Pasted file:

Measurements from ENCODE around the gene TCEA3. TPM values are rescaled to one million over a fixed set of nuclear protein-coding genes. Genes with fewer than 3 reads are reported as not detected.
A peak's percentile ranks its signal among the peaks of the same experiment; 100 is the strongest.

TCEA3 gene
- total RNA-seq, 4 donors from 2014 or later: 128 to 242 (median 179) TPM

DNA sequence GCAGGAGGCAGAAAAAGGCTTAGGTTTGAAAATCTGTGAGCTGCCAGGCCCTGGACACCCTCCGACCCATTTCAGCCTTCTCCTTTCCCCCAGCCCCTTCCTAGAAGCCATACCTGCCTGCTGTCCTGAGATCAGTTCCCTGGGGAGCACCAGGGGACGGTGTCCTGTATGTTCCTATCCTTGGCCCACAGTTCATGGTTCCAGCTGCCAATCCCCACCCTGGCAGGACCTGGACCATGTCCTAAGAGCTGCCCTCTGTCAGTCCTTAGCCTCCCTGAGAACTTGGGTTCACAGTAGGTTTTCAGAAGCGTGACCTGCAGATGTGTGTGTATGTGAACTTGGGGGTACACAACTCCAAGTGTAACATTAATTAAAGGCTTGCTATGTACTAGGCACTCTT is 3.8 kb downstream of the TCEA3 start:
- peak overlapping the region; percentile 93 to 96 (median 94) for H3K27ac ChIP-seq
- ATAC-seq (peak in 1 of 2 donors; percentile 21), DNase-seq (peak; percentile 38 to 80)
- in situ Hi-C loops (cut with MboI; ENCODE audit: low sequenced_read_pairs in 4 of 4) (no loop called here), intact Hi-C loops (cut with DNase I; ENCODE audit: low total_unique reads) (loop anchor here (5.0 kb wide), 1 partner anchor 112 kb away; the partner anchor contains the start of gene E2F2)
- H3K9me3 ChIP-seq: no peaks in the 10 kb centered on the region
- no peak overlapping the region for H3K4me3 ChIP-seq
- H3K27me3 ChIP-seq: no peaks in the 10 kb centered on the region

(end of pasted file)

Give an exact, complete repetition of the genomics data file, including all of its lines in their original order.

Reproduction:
Measurements from ENCODE around the gene TCEA3. TPM values are rescaled to one million over a fixed set of nuclear protein-coding genes. Genes with fewer than 3 reads are reported as not detected.
A peak's percentile ranks its signal among the peaks of the same experiment; 100 is the strongest.

TCEA3 gene
- total RNA-seq, 4 donors from 2014 or later: 128 to 242 (median 179) TPM

DNA sequence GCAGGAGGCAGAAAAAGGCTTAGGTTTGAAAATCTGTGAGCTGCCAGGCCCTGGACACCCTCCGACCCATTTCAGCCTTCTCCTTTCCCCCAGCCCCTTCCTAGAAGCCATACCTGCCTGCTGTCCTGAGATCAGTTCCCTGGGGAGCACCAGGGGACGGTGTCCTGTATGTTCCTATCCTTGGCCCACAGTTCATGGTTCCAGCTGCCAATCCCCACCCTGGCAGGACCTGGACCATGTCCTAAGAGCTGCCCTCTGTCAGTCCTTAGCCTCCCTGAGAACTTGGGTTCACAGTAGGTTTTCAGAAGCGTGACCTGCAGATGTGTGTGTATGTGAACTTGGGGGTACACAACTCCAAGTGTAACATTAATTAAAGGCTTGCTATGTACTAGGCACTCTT is 3.8 kb downstream of the TCEA3 start:
- peak overlapping the region; percentile 93 to 96 (median 94) for H3K27ac ChIP-seq
- ATAC-seq (peak in 1 of 2 donors; percentile 21), DNase-seq (peak; percentile 38 to 80)
- in situ Hi-C loops (cut with MboI; ENCODE audit: low sequenced_read_pairs in 4 of 4) (no loop called here), intact Hi-C loops (cut with DNase I; ENCODE audit: low total_unique reads) (loop anchor here (5.0 kb wide), 1 partner anchor 112 kb away; the partner anchor contains the start of gene E2F2)
- H3K9me3 ChIP-seq: no peaks in the 10 kb centered on the region
- no peak overlapping the region for H3K4me3 ChIP-seq
- H3K27me3 ChIP-seq: no peaks in the 10 kb centered on the region